Doc Brown: 'Miss Johnson was the kind of person you wanted to come to your house party'

The British rapper, actor and comedian remembers four teachers who he says, moulded him into the person he is today

Tes Reporter

Doc Brown, Ben Bailey Smith,

Was I a good student? Hmm, not really…I didn’t work hard in anything I didn’t find interesting. Subjects like geography, science, maths, languages –  obviously I regret it all now, but I didn’t try in any of those. I knew from a very early stage, from before secondary school, that it was books and theatre and film that I loved. In English and drama, I was like a straight A student, I never really dipped beneath that, and that was because I was genuinely interested. In my belligerent head I was like I don’t care, I’m just doing this cause that’s all I’m ever going to do.

History was another subject that I thought, I’m not interested in this, I just want to do the arts. But Mr Lyle taught history, and he was my only black male teacher. He was very much like…you know, it was in the days where there was the curriculum but there were teachers bringing their own character and interest to the curriculum, it was still a bit more loose.

Mr Lyle would teach us about black history in the UK, not just in America, and he was really passionate and young, and that was really striking. There were two history teachers and Mr Lyle was a black man and Miss Daulphin was a black women. So that was a big dose of black history and consciousness and education that I don’t know if I would have got otherwise. Now one of my favourite types of books to read is historical nonfiction – that’s definitely down to what they instilled in me.

They were both strict, but were both very cool so you didn’t mind as much. You know when there’s no rapport and the teacher is still strict, it’s like well, I hate you, but these guys made you love them. They were very passionate, they both had a youthful energy and they both recognised that a lot black boys were, like working-class white boys today, falling by the wayside. Educationally they weren’t going to let it happen.

There were kids that would normally misbehave that would behave in those classes. That was a special skill both of them had. They just had a technique that was like look, there’s two ways you can go – it was real stark you know – you can keep messing about, or you can work hard. You can’t demand respect without being respectful. They had a holistic approach to teaching which was new to me at the time.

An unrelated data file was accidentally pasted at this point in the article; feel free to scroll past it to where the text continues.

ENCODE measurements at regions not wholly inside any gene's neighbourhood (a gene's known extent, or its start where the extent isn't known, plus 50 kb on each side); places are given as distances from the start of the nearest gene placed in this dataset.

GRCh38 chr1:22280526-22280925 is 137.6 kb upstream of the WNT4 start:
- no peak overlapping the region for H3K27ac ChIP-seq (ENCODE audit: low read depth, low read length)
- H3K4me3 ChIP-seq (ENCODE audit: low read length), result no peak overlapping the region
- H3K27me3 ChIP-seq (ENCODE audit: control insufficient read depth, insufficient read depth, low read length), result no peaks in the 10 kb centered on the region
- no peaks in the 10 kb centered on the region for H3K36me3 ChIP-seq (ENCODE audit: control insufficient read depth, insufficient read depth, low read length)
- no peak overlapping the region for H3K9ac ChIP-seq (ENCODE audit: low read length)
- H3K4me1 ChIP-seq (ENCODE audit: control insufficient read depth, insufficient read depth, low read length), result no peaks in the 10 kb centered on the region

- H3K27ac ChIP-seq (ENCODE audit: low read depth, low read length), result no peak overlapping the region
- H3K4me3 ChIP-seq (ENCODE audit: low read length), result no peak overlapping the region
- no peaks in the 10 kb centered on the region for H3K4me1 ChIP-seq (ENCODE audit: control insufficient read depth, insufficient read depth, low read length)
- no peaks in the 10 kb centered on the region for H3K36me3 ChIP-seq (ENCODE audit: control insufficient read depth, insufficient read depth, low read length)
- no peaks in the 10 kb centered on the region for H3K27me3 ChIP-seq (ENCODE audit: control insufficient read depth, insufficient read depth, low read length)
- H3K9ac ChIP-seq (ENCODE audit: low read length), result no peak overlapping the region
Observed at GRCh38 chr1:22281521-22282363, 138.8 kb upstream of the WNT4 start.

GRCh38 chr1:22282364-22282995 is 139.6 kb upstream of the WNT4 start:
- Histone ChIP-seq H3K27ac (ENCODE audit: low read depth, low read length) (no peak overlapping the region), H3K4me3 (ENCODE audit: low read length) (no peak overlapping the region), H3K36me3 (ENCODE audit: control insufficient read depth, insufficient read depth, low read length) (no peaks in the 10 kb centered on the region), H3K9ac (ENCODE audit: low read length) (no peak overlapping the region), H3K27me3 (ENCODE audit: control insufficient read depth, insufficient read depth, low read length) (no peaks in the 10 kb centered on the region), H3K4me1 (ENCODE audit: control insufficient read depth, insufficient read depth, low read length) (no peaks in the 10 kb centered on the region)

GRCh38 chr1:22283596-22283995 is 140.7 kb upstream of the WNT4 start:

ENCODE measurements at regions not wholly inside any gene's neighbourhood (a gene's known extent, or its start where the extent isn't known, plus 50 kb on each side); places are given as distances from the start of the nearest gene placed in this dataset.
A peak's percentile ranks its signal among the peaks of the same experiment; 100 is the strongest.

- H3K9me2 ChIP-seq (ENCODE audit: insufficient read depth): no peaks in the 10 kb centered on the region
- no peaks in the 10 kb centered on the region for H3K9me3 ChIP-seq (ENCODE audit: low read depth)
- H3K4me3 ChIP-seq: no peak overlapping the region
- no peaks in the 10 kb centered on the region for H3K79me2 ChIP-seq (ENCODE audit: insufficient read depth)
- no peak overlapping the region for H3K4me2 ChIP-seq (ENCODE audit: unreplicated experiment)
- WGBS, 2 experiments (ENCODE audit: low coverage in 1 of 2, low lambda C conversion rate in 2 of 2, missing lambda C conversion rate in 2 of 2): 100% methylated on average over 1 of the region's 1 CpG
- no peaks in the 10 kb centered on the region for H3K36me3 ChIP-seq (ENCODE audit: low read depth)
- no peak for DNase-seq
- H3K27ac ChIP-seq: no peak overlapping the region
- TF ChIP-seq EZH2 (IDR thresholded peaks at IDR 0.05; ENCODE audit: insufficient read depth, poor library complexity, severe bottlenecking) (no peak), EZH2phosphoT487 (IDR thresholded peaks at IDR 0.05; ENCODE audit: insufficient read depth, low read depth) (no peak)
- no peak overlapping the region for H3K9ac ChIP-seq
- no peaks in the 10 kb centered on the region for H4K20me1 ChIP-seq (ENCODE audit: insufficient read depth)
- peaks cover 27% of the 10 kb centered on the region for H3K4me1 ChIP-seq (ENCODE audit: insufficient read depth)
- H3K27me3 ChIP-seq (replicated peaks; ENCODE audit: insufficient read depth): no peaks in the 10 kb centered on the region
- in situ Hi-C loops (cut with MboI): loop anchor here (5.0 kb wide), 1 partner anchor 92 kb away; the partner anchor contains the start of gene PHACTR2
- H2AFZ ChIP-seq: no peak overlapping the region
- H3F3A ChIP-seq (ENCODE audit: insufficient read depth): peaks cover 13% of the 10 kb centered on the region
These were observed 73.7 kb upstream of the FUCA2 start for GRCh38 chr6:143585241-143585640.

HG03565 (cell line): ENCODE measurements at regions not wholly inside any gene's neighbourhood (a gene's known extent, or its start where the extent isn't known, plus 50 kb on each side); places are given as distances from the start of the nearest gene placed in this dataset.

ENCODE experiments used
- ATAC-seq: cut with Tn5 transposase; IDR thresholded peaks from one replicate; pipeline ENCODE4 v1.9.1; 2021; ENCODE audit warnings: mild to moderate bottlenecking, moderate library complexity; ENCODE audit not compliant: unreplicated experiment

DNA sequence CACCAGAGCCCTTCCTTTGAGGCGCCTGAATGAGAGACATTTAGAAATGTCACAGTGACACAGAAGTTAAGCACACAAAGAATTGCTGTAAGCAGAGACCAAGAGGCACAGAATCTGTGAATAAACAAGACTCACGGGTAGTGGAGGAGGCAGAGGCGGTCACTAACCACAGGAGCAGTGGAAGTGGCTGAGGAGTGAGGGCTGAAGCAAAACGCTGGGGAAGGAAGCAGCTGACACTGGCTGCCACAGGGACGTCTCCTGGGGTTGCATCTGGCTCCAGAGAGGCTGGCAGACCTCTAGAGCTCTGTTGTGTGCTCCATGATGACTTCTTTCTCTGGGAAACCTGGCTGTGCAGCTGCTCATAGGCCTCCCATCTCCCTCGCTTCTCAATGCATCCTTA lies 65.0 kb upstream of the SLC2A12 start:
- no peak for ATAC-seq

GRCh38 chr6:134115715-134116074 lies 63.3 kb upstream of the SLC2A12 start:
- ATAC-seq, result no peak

Doc Brown

My English teacher, Miss Jonas, was super tough on me, super strict, super hard, but it was because she knew I was good. I excelled at literacy, reading and writing and you know, that understanding of subtext and what literature was really about. She knew that I got it but I was a bit of clown, so whenever I flopped in that class she was on me like a rash. There were other kids who didn’t care about English, she’d just be like well, you know, you clearly don’t care about this so I don’t care about you. She was my sister’s teacher and we all know what happened to Zadie [Brown’s older sister, who is an award-winning author] so she must have been doing something right. I have a lot of time for her.

Miss Johnson was my drama teacher, and she was a huge influence. She was super young, super hip, she felt like a sixth former, so she had a really fresh touch. You think of some teachers, and they’re really musty and old, and they’ve lost all passion for the job, they’re a year away from retirement. Looking back she was in her early twenties, she was really on the ball, exciting, really involved. She’s the kind of person you wanted to come to your house party.

Between those four, they inspired me and put things in me that helped mould me into the person I am now, both personally and professionally. I hope they’re all well, and if they're retired are enjoying their retirement.

Doc Brown was talking to Kate Parker

Doc Brown is featured in a new BBC Bitesize campaign called Starting Secondary School which provides resources for teachers to help support transition as well as content for 10 to 12 year olds and parents. Click here to find out more.


Born: Kilburn, 1977

Education: Malorees Junior School, Kilburn, Hampstead School, Cricklewood

Career: Doc Brown, whose real name is Ben Bailey Smith, is an English rapper, comedian, actor, screenwriter, radio presenter and voiceover artist.

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